According to your contents on social media, Kelela is featured as a platform built to address social harms mostly missing public discussions and awareness. What issues aside from children rights and abuses as well as reporting guidelines are you dealing with?

Our main area of focus will be sexual violence, Gender Based Violence/Violence against Women, women's right, and gender equality. Kelela for Children falls into the sexual violence category and particularly on children. In the future, we are looking to make more content and tools to address various issues.

How are Kelela services accessible to people? What platforms are you using to make sure people find it? 

Kelela is accessible online now - it's a website with multiple social media platforms (Telegram, Facebook, Twitter, and Instagram). All contents and tools we create will be available on these platforms. As Kelela for Children is mainly a printable Guidebook, we are working with local organizations to facilitate printing and distribution to communities and institutions who can distribute it to actual users. So, whenever the format and also capacity allows it, we will have hard copies like this but otherwise we use digital platforms and broadcast mediums to reach a wider audience.

Who should use the guide? Who are the targeted audiences? 

The Guide is primarily meant for parents, caretakers, guardians, and teachers. This is because these are people who have firsthand communication with children on everyday basis and they are best suited to protect them from sexual violence and also intervene if it ever happens. The secondary audiences are people working on the Right sectors - specifically child rights - law practitioners, media practitioners, policy makers, and people and institutions, having direct contact with children and have genuine interest to protect them.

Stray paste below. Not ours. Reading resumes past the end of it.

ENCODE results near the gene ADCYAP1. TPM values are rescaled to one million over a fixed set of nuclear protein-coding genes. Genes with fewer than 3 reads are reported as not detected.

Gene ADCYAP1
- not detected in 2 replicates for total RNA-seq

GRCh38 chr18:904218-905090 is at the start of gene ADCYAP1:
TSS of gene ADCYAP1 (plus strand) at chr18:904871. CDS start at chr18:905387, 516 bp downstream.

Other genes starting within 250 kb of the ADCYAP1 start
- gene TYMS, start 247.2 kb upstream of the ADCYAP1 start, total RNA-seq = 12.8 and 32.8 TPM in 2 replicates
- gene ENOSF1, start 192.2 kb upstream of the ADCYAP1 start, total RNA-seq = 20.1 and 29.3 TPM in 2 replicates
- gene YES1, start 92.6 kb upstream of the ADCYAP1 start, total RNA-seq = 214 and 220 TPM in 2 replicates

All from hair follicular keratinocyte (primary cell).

Have you partnered with the government or civil societies to work on this project?

Not really. In all fairness, we also didn't make a request. We just wanted to make it happen and make the content accessible for free so anyone interested can use it however they want. But we had key people who are affiliated with government offices and associations have reviewed and endorsed Kelela for Children. Those are Meron Aragaw, former President of EWLA and current deputy head of Addis Ababa Women, Youth, and Children's Affair Office as well as Dawit Assefa (MD, psychiatrist) who is the current president of Ethiopian Psychiatrists Association.

What is the feedback so far?

The feedback has been incredible so far. We have been getting some messages and social media comments from people saying they found it to be very helpful. We also held a poll on our Telegram channel about a week after we launched the Guidebook. Over 150 people participated in the poll and 74 percent said they found it to be very useful and 15 percent said they found it to be useful. 

What are your future plans?

We plan to make more tools and contents like Kelela for Children in the future. We hope it won't take us too much time like this one though. Our immediate plan with regards to Kelela for Children is to produce audiobooks so it will be accessible for people who cannot read for different reasons, and also make more interactive visuals that broadcast media houses can use other than just social media. We are also in the process of finalizing partnerships with initiatives and individuals from other African countries to contextualize and translate it to their local languages.